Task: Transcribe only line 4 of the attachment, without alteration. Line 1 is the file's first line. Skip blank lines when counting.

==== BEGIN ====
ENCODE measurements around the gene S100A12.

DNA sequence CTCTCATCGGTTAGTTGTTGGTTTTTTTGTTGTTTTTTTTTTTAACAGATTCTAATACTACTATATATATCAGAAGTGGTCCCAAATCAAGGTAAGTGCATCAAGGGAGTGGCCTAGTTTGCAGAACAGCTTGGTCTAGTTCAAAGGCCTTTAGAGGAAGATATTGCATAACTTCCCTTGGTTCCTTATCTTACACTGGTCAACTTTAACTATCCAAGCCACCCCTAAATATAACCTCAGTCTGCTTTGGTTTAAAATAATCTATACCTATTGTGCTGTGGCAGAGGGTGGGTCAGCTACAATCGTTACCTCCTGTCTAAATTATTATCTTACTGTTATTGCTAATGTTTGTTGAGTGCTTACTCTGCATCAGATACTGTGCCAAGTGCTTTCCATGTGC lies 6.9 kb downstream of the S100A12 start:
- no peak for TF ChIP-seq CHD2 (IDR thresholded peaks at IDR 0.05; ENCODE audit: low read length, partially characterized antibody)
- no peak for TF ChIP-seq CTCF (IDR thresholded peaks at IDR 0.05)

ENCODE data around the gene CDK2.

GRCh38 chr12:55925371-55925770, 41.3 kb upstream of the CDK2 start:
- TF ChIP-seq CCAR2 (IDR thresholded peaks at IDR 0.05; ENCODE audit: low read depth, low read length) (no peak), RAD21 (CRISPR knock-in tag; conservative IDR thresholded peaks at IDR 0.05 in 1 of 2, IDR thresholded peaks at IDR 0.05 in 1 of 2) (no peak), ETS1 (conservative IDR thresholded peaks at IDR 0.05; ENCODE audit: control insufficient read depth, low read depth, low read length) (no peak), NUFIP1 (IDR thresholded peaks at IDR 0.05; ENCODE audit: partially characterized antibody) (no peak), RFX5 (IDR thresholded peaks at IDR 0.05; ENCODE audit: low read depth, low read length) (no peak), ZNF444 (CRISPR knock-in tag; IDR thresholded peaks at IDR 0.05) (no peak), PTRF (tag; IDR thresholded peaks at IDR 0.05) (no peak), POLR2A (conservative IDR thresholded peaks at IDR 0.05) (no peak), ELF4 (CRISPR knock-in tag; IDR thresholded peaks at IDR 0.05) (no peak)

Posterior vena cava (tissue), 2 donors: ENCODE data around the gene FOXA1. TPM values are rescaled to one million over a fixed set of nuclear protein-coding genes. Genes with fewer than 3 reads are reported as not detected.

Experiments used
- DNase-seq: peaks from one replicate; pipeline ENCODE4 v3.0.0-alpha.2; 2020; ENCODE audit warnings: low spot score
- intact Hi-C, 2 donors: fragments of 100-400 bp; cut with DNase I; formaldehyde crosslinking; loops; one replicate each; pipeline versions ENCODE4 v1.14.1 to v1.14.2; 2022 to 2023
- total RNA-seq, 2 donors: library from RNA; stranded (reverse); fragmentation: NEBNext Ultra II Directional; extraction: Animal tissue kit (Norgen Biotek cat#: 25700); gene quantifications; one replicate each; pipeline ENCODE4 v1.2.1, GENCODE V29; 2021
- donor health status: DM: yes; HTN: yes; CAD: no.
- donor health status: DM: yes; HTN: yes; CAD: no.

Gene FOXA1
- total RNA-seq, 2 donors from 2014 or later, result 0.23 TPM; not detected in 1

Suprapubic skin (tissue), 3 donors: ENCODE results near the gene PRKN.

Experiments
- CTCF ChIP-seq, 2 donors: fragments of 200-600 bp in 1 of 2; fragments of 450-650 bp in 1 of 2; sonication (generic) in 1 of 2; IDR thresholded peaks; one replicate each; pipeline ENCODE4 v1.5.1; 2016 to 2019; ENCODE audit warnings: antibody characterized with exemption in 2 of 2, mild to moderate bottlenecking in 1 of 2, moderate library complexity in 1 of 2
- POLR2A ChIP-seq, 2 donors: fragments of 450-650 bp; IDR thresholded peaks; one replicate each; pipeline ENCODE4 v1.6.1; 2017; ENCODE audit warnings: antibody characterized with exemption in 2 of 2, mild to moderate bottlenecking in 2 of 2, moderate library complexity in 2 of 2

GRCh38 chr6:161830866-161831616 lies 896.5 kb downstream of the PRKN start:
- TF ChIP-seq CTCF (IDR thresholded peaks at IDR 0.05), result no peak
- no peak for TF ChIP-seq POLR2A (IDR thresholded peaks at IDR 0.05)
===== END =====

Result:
- no peak for TF ChIP-seq CTCF (IDR thresholded peaks at IDR 0.05)